People like what they like, which makes recommending music a risk, or a kind of chore. This is even more accurate after a certain age (around 33 according to a Spotify study, for what it’s worth) when folks are locked in to their fancies, especially as life fills your social gaps with beautiful but safe normies. Or at least people whose extreme interests are more sensitive to other areas. So when I hem and haw on recommending my favorite song, the one I listen to when I need an extra push to get home late at night or my internal organs are reeling from the world at large and small or I just need an ice-cold crushing groove, it’s not because I’m ashamed but because I understand that taste is relative. What I truly desire is to share these feelings even if they aren’t transmitted by exactly the same favorite song. And it’s ultimately a more empathetic act to understand the recipient of your recommendations rather than charging blind with whatever pumps your blood. And I can always wait until that person is ready.

    //

    A former roommate and brother in creative writing, Paul was ready pretty quickly and caught Mi Ami with me at the Cake Shop in downtown NYC. Being a windowless basement bar, Cake Shop was often moist, and having just released their barn-burning Steal Your Face LP the room was a mist of bodies and string lights. Paul was fully converted then, down to see Mi Ami anytime forever as told in old emails. It was a cathartic expulsion of raw energy, vertically flailing limbs in tribute to the ride of “Latin Lover” and its back-half haggard laser blasts. After the lights came on, the band was rightfully thronged by the exultant crowd.

    //

    Somewhere along the line I scraped a file of Daniel covering “Crazy in Love,” a song adored almost universally that I’d managed to miss. Living without a car radio or cable TV makes it easy to bubble up, not that I was intentionally dodging the Queen. Daniel’s cover is an exercise in transliteration of style, as snared by a four-track – a thunderous, manic, collapsing calamity that bridges the gap between all his work as well as his pop influences. He similarly nods to Whitney Houston in the middle of “Latin Lover,” cutting to the meat of desire: “Oh / I wanna dance with somebody / I wanna feel the heat with somebody.” I didn’t catch the reference for an embarrassingly long time because Daniel has cast the lines as his own, cribbing sweetness in the ebb of a song about throbbing lust. Just as the title Steal Your Face is ripped from the Grateful Dead, featuring a cut-up of Jerry Garcia on the back cover with Bob Marley on the front (and a pilfered Red Hot Chili Peppers logo on the promo poster), Mi Ami asserts their global, LGBTQ, pan-genre heritage, stating up front what is implicitly understood about creative work – good artists create, great artists absorb, from every possible direction.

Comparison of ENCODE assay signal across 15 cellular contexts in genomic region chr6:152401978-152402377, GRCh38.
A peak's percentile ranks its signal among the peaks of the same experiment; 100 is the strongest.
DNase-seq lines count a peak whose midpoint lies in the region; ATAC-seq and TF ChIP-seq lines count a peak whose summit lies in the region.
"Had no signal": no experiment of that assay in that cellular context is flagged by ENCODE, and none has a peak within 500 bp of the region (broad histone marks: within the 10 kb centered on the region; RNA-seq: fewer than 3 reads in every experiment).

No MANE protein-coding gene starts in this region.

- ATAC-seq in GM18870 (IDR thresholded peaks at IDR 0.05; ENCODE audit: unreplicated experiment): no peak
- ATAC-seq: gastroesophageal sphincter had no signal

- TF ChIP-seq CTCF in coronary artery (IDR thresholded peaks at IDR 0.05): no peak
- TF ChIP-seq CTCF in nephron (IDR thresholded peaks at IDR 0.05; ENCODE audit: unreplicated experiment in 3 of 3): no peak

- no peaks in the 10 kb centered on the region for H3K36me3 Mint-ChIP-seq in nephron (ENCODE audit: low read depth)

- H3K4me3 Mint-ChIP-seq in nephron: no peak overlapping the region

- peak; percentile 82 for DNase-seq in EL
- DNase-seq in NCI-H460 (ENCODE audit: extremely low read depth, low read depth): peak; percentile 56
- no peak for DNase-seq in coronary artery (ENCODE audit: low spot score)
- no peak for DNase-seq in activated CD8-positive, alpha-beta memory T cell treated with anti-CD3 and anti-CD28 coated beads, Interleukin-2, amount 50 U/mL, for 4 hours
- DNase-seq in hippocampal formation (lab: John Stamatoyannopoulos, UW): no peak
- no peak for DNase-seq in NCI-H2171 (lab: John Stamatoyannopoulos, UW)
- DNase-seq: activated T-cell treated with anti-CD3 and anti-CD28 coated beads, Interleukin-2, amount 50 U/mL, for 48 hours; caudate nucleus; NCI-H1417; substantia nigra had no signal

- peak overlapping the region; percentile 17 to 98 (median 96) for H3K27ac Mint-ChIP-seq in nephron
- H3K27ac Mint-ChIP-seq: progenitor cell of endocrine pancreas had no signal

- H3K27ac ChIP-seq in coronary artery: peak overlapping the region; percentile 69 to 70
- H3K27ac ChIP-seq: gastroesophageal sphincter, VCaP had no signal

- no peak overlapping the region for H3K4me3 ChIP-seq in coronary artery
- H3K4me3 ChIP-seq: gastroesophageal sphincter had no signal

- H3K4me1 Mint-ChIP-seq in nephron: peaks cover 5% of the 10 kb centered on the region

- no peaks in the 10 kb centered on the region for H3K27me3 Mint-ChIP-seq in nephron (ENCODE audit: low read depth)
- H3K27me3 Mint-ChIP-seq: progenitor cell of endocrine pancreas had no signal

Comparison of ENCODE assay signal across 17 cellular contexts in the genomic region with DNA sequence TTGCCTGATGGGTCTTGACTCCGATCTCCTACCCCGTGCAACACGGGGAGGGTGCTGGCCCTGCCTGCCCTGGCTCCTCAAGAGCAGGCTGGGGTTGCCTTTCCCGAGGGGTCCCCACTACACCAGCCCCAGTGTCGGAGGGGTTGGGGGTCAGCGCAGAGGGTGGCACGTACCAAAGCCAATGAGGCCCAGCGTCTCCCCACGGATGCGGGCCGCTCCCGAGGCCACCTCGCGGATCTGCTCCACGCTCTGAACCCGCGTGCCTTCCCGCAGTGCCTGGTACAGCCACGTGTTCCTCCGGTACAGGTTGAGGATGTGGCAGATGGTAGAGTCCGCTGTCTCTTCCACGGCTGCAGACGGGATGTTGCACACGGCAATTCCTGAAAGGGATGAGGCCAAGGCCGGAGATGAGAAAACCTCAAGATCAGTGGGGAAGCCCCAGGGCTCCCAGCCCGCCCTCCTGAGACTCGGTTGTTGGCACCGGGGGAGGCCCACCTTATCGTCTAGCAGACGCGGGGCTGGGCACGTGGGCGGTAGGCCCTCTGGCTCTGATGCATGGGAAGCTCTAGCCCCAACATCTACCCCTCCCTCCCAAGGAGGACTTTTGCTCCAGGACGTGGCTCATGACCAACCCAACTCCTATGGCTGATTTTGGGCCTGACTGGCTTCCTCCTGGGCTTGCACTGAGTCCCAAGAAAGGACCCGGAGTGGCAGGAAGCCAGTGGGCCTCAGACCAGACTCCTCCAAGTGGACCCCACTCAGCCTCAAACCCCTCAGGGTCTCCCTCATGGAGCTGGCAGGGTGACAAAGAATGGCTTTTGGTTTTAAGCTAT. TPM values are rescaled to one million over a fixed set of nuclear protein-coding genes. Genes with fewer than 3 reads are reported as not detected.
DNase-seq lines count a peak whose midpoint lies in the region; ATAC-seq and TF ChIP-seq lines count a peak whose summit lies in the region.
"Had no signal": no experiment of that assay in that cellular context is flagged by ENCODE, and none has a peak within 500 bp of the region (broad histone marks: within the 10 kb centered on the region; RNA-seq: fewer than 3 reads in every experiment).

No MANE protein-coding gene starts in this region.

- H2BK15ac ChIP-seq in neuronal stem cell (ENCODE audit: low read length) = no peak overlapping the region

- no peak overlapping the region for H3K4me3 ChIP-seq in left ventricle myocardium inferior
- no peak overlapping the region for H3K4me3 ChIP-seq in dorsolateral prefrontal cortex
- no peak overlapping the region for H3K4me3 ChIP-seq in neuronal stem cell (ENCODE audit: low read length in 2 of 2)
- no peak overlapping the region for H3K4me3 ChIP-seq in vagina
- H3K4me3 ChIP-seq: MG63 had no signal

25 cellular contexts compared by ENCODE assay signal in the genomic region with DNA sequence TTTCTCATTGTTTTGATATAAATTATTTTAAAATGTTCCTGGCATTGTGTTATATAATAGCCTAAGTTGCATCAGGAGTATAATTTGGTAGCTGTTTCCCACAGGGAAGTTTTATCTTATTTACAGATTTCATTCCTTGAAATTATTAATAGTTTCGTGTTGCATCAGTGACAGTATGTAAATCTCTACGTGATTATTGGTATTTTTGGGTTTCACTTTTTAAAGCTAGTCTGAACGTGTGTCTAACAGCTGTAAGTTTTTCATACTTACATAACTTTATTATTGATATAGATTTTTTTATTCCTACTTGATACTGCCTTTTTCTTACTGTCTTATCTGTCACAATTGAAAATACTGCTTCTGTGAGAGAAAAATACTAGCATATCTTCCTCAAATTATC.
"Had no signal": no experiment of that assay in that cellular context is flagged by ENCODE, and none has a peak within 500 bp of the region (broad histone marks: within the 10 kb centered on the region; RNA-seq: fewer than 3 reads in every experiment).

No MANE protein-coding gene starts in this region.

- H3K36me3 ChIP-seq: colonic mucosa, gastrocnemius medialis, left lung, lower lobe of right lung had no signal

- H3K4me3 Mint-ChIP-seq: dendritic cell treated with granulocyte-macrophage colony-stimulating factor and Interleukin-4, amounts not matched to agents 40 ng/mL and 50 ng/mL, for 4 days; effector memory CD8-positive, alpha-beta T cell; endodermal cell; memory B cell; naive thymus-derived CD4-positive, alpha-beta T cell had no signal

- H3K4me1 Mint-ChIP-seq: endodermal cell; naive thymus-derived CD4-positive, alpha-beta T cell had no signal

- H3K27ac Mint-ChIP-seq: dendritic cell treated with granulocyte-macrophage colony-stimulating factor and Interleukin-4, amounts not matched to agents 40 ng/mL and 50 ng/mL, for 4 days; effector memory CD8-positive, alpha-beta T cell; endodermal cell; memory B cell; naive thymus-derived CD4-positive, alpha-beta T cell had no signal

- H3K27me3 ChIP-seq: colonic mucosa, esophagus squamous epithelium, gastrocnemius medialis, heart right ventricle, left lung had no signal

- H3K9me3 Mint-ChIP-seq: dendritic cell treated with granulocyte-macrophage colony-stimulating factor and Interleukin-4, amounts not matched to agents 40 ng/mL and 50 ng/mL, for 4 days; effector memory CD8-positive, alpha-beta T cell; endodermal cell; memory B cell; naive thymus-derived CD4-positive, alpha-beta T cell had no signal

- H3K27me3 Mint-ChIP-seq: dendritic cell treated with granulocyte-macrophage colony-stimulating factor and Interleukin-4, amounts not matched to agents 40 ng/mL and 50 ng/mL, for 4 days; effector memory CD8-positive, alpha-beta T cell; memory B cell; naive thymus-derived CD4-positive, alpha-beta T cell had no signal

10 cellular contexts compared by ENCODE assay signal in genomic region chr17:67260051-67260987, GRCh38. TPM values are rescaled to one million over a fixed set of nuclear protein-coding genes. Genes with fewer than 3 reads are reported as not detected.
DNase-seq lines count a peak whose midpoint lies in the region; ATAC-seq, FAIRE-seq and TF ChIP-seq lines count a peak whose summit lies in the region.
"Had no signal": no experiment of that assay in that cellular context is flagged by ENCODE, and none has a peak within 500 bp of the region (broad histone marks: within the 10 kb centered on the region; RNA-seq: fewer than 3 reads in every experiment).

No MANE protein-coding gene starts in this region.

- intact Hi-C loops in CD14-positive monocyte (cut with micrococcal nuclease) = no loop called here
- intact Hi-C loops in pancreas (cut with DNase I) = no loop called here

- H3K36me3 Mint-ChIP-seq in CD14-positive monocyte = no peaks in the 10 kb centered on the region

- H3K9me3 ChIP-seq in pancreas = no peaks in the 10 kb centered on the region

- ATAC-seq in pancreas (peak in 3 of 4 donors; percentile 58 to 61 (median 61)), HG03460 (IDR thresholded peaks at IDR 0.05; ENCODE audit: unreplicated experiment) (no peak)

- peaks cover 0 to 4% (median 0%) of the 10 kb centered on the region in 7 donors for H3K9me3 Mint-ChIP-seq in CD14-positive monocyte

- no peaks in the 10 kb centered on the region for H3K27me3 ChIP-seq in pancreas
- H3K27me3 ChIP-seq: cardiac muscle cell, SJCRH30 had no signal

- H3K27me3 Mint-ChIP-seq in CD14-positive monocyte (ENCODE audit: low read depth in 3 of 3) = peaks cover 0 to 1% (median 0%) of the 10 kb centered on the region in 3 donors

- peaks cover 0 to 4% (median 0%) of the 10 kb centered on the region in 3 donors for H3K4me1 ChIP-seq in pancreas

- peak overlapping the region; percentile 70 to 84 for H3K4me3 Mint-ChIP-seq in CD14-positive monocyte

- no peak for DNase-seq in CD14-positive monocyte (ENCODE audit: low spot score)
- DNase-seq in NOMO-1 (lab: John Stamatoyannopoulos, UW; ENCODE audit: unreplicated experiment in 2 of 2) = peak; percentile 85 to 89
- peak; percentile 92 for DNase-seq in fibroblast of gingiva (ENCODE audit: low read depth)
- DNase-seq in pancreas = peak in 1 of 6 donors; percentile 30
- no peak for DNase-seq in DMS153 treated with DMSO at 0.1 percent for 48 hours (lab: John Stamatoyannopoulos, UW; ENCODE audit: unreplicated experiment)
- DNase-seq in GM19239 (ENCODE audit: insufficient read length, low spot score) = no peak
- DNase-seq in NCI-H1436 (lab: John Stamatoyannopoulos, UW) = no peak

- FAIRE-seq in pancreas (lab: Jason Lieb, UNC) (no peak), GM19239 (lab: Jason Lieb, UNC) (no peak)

//

    Mi Ami ended piece by piece, each shift and molt branching off into other directions. After Jacob left, Daniel and drummer Damon recompiled as a more EDM-oriented outfit, though still prone to occasional freak outs. After that Mi Ami as an entity faded away, and Daniel has re-monikered himself several times, most recently as Relaxer, carving electronic narratives and meditations from hardware and software alike. It’s good, but, even though I consider myself fairly open-minded musically, I’m almost 38 – beholden to my longstanding preference for analog drums, the cascade of rhythms and droning bass notes, the nervously elegant guitar and rapturous wail, all since set aside.

    //

    It’s not enough for me to just say “oh yeah, my favorite song is ‘Latin Lover’ by Mi Ami.” Partly because the band obviously avoided crafting their sound by popular committee, but I should never assume what you’re into. It’s mostly because you’ll never hear the song like I heard it then, like I hear it now. That the info and experience, with the band and its sounds and members and how that’s entwined with the weird memories of my dancing youth, are what I want to impossibly convey. But it’s foolish to think I carry this knowledge alone anyways. And the more I share, the more familiar sounds I can scrounge up, whether it’s a much-too-late appreciation for afro-funk king Fela Kuti or shaking it to LSD disco freaks Guerrilla Toss. If I shared more I’d learn more, but here we are. 

    //

    I took a few photographs of the Black Eyes show in Cheyenne, one of which is a stark black and white snap of Daniel on the guitar. It’s a standard rock shot but one I’ve often thought about. He’s zoned in, teeth too close to the mic while shouting spells, his left hand hovering over the stain-stripped neck, with “call dad” scrawled in marker on the top. Make noise, refuse to settle, share the heat with somebody, check in with your loved ones.

    Subscribe
    Categories
    Commentary, Music
    Social